Thursday, March 06, 2014

Javascript callbacks: can't live with them can't live without them... or can you?

This is a confession post. Yes, I'm a phony too. I pick up some things very late. Like JavaScript. And Node and ... well a lot of things.

But I'm sure that a lot of people have run into this and maybe, just maybe, there will be some others that haven't run into it yet. So this might help someone. Or me, for that matter, when I come back to this problem later.

It has to do with callbacks. The things that Node is made up of. And how they confused me a lot. And how I grew to love them, then hate them, and finally get them. And right about that point realize that there's another way.

Let's see if I can explain this. Just as an experiment.

Everything in node is event-driven (as from their mission statement on the homepage) and non-blocking. Which means that you see a lot of code like this in Node:

One time when this really shines in testing with Mocha for example. Here's a bit of Mocha for you:

Let's talk through this (only focus on the testingConfig.js file in this case):
  • Line 3 starts the describe-function. This function takes a string and a callback function.
    • Mocha will call all the describe-functions in your file one by one, and when it does that it will fire the anonymous function (line 4-9).
  • Line 4 calls the it-function. Which takes a string (description) and a callback function.   
    • For each describe-function Mocha will call the it-functions in it and the anonymous function we have created on line 5-7. 
    • Note the parameter to this callback function (done())
  • The it-function contains our assertions and is then finished by calling done()
    • The done-function is used to signal the end of our test. More about that later. 

How not to Node

Now to the problem that I've run into more times than I care think about. Let's say that I want to return something from my function. Like this API that I started out doing a couple of days back:
var post = getPostById(id);
Now that's just wrong. It's not the Node way and you'll get into trouble if you try to pursue that path. So let's do that and see what happens.
In my case I used Mongoose to access the database, hence building a data access layer. But since everything (!) in Node is non-blocking you'll likely run into similar problems no matter what you try.
Ok so I wrote this code in my method:

But I ended up returning undefined. Every time. I couldn't understand why.
This is my understanding of it:
  • When I call Post.find() I supply an anonymous function
  • This function is called asynchronously by Mongoose when the data is returned from the database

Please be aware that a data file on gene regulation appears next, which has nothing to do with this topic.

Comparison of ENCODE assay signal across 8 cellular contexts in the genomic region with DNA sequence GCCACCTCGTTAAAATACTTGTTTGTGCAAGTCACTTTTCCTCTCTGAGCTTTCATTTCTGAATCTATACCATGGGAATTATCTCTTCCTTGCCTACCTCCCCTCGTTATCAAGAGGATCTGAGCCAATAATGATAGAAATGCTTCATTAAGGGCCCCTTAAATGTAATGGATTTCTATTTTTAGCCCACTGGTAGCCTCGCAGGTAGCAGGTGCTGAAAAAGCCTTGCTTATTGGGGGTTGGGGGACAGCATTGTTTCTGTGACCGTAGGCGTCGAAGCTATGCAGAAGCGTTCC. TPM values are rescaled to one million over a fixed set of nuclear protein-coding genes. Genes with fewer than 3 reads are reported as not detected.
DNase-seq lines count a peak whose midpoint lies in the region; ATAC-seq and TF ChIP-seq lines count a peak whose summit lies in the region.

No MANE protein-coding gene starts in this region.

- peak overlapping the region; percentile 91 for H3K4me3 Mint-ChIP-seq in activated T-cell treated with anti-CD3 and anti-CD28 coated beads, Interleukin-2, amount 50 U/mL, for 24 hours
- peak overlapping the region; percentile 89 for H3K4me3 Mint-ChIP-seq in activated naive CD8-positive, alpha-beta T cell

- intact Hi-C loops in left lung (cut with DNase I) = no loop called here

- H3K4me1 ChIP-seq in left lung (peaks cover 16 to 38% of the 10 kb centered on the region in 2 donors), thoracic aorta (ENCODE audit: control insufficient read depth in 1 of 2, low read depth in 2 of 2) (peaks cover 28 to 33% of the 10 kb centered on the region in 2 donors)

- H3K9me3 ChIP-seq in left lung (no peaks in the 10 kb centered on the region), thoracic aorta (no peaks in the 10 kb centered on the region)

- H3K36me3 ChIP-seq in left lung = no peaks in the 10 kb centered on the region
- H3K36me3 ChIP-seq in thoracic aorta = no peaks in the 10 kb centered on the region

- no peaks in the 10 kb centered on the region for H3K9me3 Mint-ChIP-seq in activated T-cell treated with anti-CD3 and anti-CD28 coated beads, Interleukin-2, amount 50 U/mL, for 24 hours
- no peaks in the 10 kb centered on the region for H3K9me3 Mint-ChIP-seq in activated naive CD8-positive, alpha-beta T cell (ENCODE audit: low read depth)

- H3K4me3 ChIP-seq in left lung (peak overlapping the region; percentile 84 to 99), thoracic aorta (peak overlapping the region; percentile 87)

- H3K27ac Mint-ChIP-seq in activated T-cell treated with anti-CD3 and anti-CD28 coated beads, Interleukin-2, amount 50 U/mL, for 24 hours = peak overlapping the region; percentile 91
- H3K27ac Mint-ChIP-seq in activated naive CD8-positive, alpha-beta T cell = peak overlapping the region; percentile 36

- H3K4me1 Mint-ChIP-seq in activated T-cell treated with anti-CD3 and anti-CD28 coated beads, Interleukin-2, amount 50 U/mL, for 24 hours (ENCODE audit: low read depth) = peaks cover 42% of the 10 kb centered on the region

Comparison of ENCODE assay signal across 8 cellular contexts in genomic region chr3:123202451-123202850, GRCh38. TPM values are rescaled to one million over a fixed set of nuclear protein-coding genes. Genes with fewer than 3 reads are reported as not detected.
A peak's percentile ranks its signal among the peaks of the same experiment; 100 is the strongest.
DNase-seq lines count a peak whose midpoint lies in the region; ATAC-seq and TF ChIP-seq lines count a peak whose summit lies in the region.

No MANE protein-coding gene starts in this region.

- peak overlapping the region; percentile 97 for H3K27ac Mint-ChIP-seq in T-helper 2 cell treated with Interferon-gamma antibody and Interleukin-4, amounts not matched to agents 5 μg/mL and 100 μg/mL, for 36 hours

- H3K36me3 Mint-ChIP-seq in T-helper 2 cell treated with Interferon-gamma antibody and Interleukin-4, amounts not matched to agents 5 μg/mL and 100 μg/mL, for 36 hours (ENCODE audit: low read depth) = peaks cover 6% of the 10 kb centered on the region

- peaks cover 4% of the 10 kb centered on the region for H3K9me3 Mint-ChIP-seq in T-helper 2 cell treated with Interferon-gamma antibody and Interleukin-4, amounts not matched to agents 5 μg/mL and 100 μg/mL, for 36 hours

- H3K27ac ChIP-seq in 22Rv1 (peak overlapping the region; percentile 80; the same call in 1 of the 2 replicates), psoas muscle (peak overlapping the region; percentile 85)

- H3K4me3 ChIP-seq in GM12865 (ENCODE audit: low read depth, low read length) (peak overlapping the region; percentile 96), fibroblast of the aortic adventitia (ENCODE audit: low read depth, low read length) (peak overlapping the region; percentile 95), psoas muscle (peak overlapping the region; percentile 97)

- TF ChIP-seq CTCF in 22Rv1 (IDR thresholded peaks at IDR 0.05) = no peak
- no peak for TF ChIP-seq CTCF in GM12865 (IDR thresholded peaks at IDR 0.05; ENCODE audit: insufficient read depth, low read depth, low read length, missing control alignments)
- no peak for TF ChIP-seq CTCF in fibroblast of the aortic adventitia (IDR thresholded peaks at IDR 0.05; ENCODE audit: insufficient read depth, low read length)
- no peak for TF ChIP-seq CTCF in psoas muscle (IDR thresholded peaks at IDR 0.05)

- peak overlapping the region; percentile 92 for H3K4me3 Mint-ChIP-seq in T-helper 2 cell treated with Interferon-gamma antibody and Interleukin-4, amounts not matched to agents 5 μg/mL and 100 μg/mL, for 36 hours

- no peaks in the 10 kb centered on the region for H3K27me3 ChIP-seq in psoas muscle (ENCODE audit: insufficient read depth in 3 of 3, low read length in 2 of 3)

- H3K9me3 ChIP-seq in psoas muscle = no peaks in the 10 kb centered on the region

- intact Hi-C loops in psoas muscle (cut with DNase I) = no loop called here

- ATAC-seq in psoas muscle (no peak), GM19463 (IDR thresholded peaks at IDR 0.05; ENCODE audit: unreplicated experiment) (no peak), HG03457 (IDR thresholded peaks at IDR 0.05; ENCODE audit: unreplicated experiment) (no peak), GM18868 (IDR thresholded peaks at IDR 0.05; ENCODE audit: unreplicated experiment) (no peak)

• Which bascially means that on line 5-15 I'm just declaring what is going to happen when we execute the query. It's not executed right away. 
  • So the code after the anonymous function (line 5-15) can be executed before the anonymous code. Or not. 
  • Which means that there's no value to return when we get to line 18. 
The idea of waiting (with a thread.sleep() equivalent) just made me smiled. In a tiered way. There's something wrong here.

How to Node

That's not how you should do it. It's wrong on the API level already. Instead it looks something like this:
getPostById(id, callback);
With this implementation:

This is basically just pushing the problem upwards, if you like. You're caller will also supply a callback and you call that. It's nice and clean, and also allows for Node to continue to operate in a non-blocking way. 

But... where does it end? Someone need to hold on to the whole chain and wait for all the callbacks to execute? At this point my mind was spinning.

Let's see what happens when someone tries to use this. First a test:

When can see that we're nesting the callbacks and in the innermost callback we'll call out to done(); That function had me wondering when i started to do mocha testing. But now I understand. It will wait there until all the callbacks has completed. From the Mocha documentation:
By adding a callback (usually named done) to it() Mocha will know that it should wait for completion.
Ok, that was testing. But in the real deal world then. This is how we ended up using it with sockets in Node.

Sockets is the sockets from Node and hence is non-blocking. So the socket.on() takes a string and a function. This function is called when someone calls the socket with the string ("post" in our example). We then call the createPost method that takes a ... callback, you guessed it. And it calls into the data access layer which takes callbacks and ...
Finally all the callbacks has returned (and Node has done other things in the background which leads to it's awesome scalabilities) and we're back up in createPost-anonymous callback block. We call broadcast an emit with "postAdded" and the post that was returned and we're done handling the callback block for socket.on("post")

Yeah, I needed some oxygen to when I tried to follow that. This is cool and everything, but there must be a easier way. Now doesn't it?

How to promise instead

Promises! The mirage in the callback-desert. The wonderful sunrise that brings tears in the eyes of every Javascript developers. The thing that I don't use and haven't understood yet. Not completely at least. 
But I can show you this from the promise library Q's site:
I cannot, sadly, explain what's going on there fully. But I can see that it's better, easier and clearer.
That's enough for me to want to dive in and try to learn it. Promise (pun intended) to get back to you on that. 

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